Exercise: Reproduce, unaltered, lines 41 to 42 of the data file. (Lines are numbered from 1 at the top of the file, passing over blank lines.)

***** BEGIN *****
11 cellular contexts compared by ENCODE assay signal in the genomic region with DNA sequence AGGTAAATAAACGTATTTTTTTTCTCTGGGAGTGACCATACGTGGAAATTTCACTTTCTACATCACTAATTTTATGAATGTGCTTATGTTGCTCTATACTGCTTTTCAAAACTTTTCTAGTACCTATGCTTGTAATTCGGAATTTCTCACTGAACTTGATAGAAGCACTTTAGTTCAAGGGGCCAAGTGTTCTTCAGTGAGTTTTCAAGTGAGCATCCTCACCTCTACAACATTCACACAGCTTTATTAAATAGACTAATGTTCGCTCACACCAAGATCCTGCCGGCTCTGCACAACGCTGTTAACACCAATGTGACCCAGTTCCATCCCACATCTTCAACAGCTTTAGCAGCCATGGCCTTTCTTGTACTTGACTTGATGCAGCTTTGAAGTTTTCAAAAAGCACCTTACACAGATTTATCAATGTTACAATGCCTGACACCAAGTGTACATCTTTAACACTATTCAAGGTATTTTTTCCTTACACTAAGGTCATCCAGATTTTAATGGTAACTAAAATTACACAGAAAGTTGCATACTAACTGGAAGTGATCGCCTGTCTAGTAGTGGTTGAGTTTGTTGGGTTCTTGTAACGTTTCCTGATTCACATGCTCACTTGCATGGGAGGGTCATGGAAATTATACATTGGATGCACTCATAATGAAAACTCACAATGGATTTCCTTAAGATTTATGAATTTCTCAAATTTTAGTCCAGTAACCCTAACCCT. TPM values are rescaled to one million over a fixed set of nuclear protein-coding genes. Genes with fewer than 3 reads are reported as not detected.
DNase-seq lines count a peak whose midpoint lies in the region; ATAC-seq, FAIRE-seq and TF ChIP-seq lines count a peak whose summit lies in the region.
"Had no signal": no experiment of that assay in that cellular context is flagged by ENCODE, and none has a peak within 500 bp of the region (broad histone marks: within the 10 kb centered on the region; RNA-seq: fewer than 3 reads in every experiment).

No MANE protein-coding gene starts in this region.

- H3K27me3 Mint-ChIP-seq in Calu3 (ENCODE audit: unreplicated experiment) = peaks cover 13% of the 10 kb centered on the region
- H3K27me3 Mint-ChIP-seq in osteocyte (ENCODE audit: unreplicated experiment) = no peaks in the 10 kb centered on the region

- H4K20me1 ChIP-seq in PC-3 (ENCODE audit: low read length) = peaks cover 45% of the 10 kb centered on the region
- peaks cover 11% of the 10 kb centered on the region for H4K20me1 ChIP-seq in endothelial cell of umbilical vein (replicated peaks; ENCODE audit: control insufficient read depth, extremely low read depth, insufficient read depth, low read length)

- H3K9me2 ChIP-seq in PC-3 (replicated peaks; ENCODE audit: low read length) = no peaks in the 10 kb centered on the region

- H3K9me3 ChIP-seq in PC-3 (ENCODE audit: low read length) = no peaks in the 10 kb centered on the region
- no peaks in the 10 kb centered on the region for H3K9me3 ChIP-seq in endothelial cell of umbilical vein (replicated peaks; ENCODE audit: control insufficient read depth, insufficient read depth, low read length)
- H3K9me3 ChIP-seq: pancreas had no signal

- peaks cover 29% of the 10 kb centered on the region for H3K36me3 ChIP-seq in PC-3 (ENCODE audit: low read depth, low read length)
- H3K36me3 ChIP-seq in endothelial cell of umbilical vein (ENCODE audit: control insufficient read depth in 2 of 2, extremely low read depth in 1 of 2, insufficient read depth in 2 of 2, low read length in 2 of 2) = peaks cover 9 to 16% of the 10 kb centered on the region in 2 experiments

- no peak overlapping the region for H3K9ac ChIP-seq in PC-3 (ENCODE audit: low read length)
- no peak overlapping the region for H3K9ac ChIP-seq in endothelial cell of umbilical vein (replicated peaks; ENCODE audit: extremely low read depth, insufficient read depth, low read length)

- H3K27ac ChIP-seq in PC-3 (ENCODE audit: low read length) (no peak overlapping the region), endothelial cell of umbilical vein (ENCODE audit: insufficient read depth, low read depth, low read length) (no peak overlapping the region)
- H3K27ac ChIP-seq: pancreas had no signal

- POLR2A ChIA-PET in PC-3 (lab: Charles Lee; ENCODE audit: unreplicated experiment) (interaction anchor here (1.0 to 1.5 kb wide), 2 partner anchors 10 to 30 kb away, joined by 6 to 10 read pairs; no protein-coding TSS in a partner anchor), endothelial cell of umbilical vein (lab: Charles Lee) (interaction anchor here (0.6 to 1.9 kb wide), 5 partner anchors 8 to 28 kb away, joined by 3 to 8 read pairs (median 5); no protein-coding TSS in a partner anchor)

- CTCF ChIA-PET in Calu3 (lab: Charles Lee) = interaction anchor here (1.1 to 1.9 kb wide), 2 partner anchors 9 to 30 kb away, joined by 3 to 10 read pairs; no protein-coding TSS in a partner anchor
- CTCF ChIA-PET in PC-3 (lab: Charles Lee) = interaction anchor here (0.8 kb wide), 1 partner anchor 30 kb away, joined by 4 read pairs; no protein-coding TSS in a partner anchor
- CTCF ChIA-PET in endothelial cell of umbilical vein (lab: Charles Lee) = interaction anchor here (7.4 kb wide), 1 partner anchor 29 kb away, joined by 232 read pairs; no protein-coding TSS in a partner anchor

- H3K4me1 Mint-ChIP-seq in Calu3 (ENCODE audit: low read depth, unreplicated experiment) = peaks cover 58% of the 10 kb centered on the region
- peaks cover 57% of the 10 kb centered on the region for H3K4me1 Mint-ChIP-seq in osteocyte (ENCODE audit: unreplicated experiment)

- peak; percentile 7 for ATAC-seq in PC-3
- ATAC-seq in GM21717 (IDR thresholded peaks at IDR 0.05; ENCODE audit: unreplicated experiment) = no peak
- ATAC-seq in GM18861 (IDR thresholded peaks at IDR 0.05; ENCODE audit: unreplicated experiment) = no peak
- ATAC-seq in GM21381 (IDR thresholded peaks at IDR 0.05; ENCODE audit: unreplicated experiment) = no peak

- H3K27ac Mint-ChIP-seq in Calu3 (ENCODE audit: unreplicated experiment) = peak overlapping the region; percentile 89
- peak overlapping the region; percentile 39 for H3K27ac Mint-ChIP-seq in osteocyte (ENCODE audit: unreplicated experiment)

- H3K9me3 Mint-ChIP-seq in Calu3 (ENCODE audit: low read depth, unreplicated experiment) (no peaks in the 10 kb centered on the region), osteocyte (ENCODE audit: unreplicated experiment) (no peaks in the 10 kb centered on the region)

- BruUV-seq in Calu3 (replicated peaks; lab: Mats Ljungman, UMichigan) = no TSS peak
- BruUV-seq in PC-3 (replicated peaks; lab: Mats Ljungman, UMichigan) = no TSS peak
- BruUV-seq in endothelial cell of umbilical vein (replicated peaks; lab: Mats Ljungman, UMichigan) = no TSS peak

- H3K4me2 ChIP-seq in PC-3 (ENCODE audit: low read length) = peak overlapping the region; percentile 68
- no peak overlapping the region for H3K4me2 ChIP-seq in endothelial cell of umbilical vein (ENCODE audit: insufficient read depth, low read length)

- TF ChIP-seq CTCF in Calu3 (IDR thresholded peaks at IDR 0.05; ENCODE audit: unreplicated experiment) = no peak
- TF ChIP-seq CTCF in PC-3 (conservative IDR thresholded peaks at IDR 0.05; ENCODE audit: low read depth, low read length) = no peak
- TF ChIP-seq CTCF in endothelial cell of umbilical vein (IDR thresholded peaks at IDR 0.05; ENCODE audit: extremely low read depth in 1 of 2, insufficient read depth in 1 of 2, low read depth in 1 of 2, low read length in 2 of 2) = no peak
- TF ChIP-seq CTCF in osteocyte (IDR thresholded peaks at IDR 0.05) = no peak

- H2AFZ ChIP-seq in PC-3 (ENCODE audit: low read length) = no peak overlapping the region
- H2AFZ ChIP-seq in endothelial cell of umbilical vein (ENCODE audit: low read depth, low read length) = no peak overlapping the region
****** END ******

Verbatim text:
- H2AFZ ChIP-seq in PC-3 (ENCODE audit: low read length) = no peak overlapping the region
- H2AFZ ChIP-seq in endothelial cell of umbilical vein (ENCODE audit: low read depth, low read length) = no peak overlapping the region